Days before he retires as Chairman of the Joint Chiefs of Staff, Admiral Mike Mullen has said that Pakistan’s premier intelligence agency has been supporting ‘proxies’ as a strategy.
Addressing the audience at the think-tank Carnegie Endowment for International Peace, Mullen adopted a critical tone and focused on the Inter-Services Intelligence agency’s (ISI) links with proxies in the regions, which he said was part of their strategy. “The ISI has to make this decision to strategically disengage. They have been supporting proxies for an extended period of time,” he said. “The Haqqani piece of this has got to be reversed.”
He said that he had met General Kayani for four hours in Seville, Spain, on September 16 on the sidelines of the Nato conference, where they discussed the Haqqani network.
When asked if General Kayani had given him a commitment on action against the Haqqani network, Mullen evaded a reply by saying that he had managed to protect his relationship with Kayani by not talking in detail about what was discussed in their meetings. “We have a very close relationship … the strength of the connection is what is important so that we can get through hard times.”
In response to a question about US assistance with helicopters for Pakistan, Mullen said that while the US had provided a large amount of military equipment to Pakistan and had focused on helicopters, he did not believe there was a direct link between improving Pakistan’s helicopter fleet and an operation in North Waziristan.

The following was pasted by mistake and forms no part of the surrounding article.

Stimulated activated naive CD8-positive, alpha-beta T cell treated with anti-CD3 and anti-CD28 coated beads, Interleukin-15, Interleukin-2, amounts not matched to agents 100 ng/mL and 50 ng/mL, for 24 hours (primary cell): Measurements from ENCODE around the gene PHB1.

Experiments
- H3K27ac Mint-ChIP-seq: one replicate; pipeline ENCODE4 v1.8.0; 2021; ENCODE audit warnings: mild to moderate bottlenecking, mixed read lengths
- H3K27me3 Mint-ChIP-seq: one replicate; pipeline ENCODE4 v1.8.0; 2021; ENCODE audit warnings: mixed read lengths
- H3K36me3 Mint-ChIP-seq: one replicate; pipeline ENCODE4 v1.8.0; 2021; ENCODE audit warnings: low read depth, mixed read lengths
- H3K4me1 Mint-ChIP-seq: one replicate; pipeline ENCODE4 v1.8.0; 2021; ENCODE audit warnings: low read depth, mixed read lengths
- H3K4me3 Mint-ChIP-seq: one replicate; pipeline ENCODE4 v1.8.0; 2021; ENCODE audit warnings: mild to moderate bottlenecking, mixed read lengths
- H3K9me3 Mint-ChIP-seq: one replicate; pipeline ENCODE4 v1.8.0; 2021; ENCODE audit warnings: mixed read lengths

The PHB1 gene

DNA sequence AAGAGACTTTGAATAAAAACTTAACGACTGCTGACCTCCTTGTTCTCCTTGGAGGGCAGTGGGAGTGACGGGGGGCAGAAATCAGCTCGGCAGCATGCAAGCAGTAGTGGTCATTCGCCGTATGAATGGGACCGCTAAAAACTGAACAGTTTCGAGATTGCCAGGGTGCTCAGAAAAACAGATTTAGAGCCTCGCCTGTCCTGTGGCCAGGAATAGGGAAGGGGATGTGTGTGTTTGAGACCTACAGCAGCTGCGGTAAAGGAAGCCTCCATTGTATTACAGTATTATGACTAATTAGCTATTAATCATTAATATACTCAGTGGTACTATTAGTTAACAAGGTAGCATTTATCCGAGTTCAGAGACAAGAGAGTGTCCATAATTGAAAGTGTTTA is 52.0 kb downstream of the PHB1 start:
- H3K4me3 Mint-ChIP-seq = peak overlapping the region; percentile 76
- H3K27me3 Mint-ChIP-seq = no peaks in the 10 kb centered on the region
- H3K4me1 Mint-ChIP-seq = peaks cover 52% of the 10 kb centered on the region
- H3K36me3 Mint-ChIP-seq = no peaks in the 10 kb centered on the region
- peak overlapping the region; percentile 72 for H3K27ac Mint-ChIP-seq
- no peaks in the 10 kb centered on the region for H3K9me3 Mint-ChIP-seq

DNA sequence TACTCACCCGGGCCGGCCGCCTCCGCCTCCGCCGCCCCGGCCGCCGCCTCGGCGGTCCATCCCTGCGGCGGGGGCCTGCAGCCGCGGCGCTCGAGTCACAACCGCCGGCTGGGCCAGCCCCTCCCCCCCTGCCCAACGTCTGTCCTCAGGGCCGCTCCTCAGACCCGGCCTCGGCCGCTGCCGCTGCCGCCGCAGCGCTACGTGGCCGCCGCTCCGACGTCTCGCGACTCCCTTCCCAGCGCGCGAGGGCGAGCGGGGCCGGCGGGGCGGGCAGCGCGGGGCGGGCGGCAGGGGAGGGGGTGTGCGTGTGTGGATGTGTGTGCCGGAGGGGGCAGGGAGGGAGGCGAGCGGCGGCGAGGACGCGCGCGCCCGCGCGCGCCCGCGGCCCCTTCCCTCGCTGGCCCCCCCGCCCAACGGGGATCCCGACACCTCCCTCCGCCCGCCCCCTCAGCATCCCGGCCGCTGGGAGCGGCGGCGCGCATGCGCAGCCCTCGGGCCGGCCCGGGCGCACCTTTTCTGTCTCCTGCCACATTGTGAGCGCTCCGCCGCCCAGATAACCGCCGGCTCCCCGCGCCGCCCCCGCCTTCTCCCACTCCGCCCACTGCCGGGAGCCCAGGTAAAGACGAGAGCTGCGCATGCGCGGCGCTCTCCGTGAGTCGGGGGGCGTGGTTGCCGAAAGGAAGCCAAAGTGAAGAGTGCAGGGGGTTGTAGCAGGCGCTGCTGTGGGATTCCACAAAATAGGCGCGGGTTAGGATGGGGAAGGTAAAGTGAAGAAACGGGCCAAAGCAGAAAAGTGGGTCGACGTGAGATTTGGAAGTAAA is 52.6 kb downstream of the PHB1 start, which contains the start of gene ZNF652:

Speaking about India and Pakistan, Mullen said there was a need to understand what Pakistan’s interests were. He added that Pakistan believes India is an existentialist threat to it, but “solving Kashmir unlocks the whole place,” and was the path for long-term solutions.
Meanwhile, addressing a press conference at the Pentagon, US Defence Secretary Leon Panetta said that Pakistani officials must exercise control over their country’s border to tackle the Haqqani network. “The network cannot be allowed to cross the border, attack troops in Afghanistan and then cross back into Pakistan through the border.”
Referring to Mullen’s recent meeting with Kayani, Panetta said that “we think they (Pakistan) have heard the message.”
Published in The Express Tribune, September 21st, 2011.